“Quaritch,” answered the Squire, “I have already in your presence told Mr. Cossey under what circumstances I was favourably inclined to his proposal, so I need not repeat all that. As regards your means, although they would have been quite insufficient to avert the ruin which threatened us, still you have, I believe, a competence, and owing to your wonderful and most providential discovery the fear of ruin seems to have passed away. It is owing to you that this discovery, which by the way I want to hear all about, has been made; had it not been for you it never would have been made at all, and therefore I certainly have no right to say anything more about your means. As to your age, well, after all forty-four is not the limit of life, and if Ida does not object to marrying a man of those years, I cannot object to her doing so. With reference to your want of occupation, I think that if you marry Ida this place will, as times are, keep your hands pretty full, especially when you have an obstinate donkey like that fellow George to deal with. I am getting too old and stupid to look after it myself, and besides things are so topsy-turvy that I can’t understand them. There is one thing more that I want to say: I forbade you the house. Well, you are a generous-minded man, and it is human to err, so I think that perhaps you will understand my action and not bear me a grudge on that account. Also, I dare say that at the time, and possibly at other times, I said things I should be sorry for if I could remember what they were, which I can’t, and if so, I apologise to you as a gentleman ought when he finds himself in the wrong. And so I say God bless you both, and I hope you will be happy in life together; and now come here, Ida, my love, and give me a kiss. You have been a good daughter all your life, and so Quaritch may be sure that you will be a good wife too.”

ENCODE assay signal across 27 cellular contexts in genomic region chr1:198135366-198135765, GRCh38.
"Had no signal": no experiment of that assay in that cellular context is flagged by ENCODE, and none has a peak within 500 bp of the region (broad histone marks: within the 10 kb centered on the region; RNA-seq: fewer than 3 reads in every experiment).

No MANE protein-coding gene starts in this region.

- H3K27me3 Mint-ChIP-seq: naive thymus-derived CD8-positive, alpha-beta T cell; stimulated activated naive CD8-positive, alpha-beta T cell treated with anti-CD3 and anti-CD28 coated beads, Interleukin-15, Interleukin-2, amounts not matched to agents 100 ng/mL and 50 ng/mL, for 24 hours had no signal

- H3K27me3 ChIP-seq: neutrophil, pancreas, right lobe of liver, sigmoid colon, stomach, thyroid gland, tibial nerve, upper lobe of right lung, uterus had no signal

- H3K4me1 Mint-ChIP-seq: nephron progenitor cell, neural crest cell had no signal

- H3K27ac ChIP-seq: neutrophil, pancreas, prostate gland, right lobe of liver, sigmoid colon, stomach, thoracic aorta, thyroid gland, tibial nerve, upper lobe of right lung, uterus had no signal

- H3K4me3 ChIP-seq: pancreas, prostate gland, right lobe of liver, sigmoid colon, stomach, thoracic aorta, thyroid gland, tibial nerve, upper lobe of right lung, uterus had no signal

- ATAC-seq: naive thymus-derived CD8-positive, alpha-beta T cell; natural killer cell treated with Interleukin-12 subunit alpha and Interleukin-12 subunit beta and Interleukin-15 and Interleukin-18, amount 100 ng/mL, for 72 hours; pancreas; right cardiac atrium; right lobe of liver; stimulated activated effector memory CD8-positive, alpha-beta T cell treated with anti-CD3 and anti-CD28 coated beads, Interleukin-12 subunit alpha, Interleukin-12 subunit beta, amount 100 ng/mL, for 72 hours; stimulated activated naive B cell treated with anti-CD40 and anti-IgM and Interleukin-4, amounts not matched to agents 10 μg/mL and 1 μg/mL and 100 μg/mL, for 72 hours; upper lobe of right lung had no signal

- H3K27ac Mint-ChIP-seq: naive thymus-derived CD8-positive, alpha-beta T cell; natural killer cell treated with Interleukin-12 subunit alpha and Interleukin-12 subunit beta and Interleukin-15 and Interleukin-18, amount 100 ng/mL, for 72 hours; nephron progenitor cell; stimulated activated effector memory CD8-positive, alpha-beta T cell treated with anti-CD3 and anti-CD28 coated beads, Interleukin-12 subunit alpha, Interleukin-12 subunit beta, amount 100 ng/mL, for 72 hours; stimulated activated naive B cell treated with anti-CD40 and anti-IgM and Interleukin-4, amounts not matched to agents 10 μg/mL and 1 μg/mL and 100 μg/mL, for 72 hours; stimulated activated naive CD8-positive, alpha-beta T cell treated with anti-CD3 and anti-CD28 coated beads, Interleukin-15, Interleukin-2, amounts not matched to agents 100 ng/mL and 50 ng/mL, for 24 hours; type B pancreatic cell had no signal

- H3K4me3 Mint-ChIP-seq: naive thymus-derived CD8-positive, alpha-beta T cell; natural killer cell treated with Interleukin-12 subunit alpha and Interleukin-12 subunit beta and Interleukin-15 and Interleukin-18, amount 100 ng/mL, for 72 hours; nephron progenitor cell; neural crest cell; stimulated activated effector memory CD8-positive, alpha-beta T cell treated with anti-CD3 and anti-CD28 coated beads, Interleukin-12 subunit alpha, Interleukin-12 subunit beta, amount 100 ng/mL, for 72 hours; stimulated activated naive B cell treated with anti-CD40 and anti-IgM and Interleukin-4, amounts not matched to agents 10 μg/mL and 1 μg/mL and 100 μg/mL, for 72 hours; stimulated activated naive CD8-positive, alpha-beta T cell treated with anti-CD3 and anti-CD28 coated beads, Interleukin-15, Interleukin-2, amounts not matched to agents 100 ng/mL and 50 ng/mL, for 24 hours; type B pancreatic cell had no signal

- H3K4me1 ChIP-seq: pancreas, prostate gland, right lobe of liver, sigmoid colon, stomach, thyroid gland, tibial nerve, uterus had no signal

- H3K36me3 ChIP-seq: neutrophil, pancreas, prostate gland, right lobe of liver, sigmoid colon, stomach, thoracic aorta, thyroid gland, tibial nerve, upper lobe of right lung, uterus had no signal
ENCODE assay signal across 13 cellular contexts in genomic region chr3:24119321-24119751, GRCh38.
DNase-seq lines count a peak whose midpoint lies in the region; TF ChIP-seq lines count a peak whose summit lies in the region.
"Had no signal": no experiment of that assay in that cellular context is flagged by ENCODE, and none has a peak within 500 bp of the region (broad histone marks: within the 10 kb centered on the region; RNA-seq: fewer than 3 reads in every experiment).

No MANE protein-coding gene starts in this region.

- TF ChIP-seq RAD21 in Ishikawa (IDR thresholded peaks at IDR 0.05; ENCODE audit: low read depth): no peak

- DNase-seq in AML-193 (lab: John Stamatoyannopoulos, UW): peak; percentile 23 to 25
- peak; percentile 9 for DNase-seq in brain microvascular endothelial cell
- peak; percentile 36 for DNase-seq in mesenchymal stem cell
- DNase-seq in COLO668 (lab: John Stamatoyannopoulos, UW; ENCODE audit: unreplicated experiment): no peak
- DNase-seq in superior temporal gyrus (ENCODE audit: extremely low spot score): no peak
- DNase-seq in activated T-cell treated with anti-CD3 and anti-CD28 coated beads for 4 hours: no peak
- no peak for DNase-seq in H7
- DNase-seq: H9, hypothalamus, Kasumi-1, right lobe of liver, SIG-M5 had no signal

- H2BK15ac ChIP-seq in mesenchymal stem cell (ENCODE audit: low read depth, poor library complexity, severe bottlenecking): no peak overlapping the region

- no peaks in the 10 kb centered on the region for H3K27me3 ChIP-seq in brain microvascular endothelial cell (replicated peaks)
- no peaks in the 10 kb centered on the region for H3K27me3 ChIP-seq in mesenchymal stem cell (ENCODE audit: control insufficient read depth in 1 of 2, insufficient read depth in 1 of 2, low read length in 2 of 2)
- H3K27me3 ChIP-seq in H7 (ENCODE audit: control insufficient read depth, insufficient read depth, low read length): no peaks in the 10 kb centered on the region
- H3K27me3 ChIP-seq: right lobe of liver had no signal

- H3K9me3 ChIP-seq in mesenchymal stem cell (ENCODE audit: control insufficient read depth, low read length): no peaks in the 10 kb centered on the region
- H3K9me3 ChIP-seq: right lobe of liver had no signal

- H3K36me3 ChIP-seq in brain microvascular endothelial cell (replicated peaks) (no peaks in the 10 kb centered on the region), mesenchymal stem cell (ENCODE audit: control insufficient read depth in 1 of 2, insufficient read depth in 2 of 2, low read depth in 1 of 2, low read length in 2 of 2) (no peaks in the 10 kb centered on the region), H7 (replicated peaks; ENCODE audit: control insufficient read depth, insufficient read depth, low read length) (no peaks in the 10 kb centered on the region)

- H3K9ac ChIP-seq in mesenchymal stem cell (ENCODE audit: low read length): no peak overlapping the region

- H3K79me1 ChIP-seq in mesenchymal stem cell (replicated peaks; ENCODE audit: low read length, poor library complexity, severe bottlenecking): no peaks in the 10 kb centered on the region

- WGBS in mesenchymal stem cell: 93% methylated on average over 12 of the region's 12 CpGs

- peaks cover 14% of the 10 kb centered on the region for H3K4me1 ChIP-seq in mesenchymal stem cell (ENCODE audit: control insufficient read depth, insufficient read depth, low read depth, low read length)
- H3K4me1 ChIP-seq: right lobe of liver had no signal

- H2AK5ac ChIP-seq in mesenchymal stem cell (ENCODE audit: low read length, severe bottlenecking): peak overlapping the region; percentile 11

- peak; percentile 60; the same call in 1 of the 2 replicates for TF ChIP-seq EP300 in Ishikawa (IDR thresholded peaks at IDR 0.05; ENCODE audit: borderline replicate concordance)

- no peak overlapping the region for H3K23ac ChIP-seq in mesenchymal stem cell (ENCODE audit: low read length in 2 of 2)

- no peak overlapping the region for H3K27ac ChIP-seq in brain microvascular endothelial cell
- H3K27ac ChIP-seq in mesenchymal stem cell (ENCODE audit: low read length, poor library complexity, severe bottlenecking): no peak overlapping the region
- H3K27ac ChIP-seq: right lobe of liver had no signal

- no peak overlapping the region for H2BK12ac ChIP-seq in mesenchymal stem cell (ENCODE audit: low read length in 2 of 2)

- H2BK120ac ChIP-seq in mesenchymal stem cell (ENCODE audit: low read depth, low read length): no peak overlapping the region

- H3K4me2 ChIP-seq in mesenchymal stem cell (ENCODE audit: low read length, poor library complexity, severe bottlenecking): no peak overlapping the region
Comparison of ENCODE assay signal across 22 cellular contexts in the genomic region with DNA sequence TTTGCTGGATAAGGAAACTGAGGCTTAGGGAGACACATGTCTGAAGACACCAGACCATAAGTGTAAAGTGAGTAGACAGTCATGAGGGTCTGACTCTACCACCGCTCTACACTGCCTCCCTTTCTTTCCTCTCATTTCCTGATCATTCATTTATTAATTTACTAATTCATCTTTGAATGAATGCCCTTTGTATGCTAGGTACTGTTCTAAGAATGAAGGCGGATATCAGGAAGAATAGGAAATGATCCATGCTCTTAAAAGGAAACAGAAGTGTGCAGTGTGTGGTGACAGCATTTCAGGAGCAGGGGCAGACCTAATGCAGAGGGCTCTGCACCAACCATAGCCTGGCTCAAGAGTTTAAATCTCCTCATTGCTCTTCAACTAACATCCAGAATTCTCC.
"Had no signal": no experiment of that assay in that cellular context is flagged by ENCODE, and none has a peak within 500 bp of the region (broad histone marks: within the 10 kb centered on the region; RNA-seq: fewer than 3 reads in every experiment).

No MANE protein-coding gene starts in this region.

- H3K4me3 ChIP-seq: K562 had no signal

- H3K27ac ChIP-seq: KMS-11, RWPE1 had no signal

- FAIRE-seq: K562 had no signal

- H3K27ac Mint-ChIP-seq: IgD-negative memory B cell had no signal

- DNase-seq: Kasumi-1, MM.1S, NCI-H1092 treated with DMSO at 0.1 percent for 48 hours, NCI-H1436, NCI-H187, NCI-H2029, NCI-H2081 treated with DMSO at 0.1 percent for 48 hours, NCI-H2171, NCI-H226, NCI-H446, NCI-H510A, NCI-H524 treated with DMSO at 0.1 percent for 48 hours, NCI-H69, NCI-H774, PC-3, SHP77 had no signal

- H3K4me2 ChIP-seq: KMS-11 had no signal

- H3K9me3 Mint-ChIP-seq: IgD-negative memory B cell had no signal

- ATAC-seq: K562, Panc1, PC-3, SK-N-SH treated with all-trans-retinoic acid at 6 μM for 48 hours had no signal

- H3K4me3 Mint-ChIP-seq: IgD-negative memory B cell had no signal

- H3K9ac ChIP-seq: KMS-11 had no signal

Ida did as she was bid. Then she went over to her lover and took him by his hand, and he kissed her on the forehead. And thus after all their troubles they finally ratified the contract.